Diane became a Girls Inc. girl while she was in high school, joining such effective programs as IMPACT (Infant Mortality Public Awareness Campaign for Tennessee) and Women’s History Project, both of which are still in full-swing today. Through her involvement, she was able to develop and practice her already-exceptional public speaking abilities.
And Diane has certainly reached heights: Upon graduating, she is headed into her first full-time career as an executive team leader at a major department store: “I’m looking forward to using the skills I have gathered and seeing how I’m able to lead and execute my tasks. I want to take all I’ve learned in college and at Girls Inc. and make a significant impact. I’m looking forward to seeing how I can apply what I’ve learned to real life.”
But becoming an adult comes with its fair share of challenges, and even someone as bright and capable as Diane has her fears: “I’m dreading the responsibility of becoming an adult. It’s difficult to be economically responsible when starting a new life: looking for apartments and furniture while still trying to invest and save. It’s all very overwhelming.”
However, Diane is also excited to take up the challenge: “Girls Inc. taught me to be the best, to not be afraid of positive risks, of change, and of challenge; to push yourself farther than you ever thought you could. Being awarded with a scholarship from Girls Inc. allowed me to fully participate in college and allowed me to understand the person I have the potential to be. I realized I had the opportunity to continue what Girls Inc. started in me.”
Winning a Girls Inc. college scholarship is just one of many benefits Girls Inc. girls can have. In fact, the national Girls Inc. organization awards more scholarships for girls than any other organization in the country.
“I never expected I would go to UTK, but after visiting the campus, I really felt connected. I saw a lot of opportunities for me to flourish and grow in that community. The tour really told me why I needed to be a part of the UTK family. Not only was it affordable, but it would give me the opportunity that I needed to excel.”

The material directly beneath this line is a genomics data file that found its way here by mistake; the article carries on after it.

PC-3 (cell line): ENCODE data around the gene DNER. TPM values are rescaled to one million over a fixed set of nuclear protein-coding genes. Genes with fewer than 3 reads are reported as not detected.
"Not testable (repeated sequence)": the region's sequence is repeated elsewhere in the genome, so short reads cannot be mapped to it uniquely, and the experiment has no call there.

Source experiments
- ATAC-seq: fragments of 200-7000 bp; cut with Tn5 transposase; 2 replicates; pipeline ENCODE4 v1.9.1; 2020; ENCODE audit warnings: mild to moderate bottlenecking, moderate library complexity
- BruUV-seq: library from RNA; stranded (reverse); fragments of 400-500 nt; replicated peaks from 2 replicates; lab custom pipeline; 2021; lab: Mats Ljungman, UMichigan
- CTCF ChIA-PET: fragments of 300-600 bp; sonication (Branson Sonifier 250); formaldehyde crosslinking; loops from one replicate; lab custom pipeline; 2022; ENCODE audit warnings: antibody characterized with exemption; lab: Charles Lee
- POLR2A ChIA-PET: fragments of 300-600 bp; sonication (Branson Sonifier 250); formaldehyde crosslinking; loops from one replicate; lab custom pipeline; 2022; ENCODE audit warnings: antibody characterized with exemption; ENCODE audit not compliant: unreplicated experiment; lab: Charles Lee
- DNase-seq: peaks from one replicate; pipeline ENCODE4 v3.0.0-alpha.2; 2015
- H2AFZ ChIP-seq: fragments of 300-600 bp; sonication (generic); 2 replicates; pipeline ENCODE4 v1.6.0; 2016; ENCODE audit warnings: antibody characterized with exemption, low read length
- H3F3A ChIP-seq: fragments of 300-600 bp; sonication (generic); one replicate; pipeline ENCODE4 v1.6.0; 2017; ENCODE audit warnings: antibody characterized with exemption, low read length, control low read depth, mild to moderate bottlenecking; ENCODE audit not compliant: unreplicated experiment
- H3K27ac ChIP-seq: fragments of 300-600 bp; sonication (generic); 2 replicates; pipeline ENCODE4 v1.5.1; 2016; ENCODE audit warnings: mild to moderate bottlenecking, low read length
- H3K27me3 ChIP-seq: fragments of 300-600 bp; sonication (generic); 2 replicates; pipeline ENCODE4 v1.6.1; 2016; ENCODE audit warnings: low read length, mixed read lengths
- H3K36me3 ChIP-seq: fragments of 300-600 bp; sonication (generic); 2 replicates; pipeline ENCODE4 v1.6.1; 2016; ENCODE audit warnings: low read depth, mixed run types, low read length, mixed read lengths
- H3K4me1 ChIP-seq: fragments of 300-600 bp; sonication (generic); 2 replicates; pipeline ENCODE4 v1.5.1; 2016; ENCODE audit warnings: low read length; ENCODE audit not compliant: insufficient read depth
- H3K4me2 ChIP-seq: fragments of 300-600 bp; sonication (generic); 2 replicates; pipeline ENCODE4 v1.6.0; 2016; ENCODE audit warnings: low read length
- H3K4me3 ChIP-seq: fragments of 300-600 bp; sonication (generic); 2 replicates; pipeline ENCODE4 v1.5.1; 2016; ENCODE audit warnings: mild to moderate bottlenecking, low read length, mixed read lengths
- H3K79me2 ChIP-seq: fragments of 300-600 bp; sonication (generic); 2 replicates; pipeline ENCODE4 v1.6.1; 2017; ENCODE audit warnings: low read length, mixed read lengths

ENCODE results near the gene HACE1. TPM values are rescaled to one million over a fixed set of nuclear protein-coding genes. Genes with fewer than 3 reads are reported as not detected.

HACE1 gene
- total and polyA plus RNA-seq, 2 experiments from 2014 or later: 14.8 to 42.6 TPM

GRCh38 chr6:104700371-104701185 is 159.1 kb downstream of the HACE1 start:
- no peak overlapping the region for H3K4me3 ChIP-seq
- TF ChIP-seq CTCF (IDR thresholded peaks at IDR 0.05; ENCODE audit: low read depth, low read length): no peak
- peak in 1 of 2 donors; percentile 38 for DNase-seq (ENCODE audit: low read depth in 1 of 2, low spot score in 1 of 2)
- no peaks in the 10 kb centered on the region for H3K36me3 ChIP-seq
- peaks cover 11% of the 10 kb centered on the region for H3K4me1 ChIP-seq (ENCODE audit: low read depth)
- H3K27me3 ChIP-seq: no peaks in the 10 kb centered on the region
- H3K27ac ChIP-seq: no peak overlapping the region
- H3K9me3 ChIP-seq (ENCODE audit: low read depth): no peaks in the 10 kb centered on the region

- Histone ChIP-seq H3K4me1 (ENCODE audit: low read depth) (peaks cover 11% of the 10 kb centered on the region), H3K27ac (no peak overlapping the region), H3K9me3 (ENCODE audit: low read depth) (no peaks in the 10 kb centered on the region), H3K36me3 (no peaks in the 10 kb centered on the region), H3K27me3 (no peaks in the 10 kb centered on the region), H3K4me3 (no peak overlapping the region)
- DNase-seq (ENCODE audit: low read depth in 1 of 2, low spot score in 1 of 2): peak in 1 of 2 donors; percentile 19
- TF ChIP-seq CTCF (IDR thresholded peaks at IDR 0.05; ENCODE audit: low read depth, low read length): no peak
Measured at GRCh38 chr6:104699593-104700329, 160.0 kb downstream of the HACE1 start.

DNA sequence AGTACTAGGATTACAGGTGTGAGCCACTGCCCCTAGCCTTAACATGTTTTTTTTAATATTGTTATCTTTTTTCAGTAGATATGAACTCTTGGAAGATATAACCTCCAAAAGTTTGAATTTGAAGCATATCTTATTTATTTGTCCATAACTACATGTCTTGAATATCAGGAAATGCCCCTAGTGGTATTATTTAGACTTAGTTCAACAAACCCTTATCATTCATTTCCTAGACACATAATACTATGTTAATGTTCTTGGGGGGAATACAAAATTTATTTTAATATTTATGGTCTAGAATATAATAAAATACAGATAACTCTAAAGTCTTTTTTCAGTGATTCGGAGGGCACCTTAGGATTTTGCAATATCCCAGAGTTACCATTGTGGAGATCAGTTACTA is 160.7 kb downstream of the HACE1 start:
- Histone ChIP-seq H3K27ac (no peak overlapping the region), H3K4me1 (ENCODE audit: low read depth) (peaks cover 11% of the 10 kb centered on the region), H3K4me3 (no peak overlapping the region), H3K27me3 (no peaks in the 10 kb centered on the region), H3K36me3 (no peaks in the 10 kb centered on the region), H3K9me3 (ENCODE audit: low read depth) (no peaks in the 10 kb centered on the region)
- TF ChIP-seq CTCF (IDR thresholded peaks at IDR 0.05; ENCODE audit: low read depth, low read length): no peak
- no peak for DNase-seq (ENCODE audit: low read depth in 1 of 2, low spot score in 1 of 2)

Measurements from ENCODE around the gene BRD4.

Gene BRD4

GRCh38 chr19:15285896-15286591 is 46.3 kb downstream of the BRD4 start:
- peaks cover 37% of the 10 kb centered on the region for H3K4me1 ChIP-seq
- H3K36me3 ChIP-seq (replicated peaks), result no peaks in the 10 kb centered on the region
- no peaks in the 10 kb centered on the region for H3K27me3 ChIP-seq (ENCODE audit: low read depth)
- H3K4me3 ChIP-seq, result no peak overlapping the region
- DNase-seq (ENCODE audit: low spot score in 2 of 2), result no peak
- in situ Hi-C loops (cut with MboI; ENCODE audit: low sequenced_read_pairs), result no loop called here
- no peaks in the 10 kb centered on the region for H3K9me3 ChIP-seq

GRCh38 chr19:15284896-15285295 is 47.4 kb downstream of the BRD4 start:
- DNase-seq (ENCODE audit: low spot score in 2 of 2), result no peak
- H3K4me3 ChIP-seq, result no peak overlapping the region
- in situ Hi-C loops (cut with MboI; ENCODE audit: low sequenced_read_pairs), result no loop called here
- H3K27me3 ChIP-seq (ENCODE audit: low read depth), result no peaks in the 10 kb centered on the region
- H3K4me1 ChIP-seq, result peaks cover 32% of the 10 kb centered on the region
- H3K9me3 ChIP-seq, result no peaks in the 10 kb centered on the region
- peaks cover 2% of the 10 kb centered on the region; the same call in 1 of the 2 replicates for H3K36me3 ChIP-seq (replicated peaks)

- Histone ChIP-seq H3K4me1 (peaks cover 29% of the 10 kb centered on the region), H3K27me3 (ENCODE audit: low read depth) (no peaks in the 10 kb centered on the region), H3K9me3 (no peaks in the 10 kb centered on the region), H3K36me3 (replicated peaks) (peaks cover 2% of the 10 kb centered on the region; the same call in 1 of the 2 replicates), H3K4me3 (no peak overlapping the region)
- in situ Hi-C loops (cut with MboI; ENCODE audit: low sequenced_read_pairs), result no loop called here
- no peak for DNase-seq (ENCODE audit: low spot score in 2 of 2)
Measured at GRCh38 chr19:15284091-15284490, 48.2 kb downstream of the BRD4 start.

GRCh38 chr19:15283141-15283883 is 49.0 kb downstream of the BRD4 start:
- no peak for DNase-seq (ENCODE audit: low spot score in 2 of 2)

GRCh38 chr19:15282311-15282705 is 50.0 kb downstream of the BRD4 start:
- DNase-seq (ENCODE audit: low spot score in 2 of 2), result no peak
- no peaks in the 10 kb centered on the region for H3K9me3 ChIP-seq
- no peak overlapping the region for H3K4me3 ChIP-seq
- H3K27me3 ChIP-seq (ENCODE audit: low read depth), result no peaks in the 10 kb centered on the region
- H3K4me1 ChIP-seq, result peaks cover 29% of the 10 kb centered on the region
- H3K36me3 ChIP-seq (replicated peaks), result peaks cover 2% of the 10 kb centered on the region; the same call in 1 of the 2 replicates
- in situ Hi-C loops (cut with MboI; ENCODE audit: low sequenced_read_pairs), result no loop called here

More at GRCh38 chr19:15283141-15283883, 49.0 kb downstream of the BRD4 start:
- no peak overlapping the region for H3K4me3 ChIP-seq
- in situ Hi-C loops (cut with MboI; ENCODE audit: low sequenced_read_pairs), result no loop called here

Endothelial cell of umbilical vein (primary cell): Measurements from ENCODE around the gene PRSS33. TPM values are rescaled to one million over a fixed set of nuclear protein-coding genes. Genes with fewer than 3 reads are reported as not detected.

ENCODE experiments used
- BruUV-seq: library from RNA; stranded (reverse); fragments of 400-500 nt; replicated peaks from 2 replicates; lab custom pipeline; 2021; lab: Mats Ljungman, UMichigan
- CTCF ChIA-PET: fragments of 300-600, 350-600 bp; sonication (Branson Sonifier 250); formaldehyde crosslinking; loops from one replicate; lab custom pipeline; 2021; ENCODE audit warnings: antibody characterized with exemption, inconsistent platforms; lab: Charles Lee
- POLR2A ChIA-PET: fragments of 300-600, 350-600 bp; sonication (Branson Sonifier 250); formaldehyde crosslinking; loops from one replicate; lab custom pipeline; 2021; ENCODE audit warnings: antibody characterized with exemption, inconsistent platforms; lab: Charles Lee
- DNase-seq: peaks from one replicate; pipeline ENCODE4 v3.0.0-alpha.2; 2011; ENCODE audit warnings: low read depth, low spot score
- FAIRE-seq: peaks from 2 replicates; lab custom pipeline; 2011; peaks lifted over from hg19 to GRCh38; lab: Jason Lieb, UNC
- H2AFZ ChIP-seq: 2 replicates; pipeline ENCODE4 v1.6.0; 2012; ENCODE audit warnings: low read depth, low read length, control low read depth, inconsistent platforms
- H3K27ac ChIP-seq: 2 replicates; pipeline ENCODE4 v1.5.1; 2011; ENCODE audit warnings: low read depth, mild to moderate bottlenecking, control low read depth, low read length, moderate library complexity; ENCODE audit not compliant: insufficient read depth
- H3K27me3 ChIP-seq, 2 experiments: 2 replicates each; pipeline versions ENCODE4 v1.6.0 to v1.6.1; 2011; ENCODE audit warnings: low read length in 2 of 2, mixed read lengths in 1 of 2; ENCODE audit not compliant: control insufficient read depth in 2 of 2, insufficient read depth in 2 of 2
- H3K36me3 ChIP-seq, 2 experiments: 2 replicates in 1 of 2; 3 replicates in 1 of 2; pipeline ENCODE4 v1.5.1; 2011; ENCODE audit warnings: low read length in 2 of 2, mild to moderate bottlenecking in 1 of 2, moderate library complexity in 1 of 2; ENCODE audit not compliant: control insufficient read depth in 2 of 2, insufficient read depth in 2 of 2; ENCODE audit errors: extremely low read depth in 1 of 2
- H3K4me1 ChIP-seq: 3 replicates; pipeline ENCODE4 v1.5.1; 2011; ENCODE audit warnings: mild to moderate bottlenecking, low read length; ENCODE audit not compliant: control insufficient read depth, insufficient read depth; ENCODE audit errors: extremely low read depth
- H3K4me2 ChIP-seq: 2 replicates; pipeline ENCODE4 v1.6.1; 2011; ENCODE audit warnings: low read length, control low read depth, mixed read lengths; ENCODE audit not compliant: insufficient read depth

“Strangely enough, my least favorite part of college was also the involvement. Looking back on it, I was always so busy. If I could go back, I would have tried to enjoy my time more.”
Never one to make it all about her, Diane left with advice for girls still in high school who may be uncertain about their future: “For freshmen and sophomore girls, get involved! As cliché as that sounds, I don’t know if I would be the woman I am today if I didn’t take advantage of the opportunities that were presented to me (and even those I had to search for). High school can be a fundamental foundation for how you start your path, for how you will start what you want to do in life.”
“For junior and senior girls, my advice is to start early—and not just looking at colleges but thinking about what it is that you want to do. Having a personal mission statement will help guide you. Even if you don’t know exactly what it is you want to do, you can get in the right area if you have a personal mission statement. Goal setting is another important skill, and I am exceedingly proud of the goals I set for myself (graduate with honors, join organizations, graduate with a job, to not change my major). I even had weekly, semester, and yearly goals, and I was fortunate to achieve them all. Goal setting is something I learned at Girls Inc. and it's helped me stay on track and manage my success.”
Finally, Diane had a few words for all girls: “Really embrace it when Girls Inc. teaches you to be strong, smart, and bold. Those words have significantly made me the woman I am today. I remember them when I feel discouraged with myself or think I can’t do something. I make myself remember that phrase and know that even if I fail, I’ll have the strength to try again.”
By: Meagan Frey, Associate Director of Advancement
Published: May 29, 2014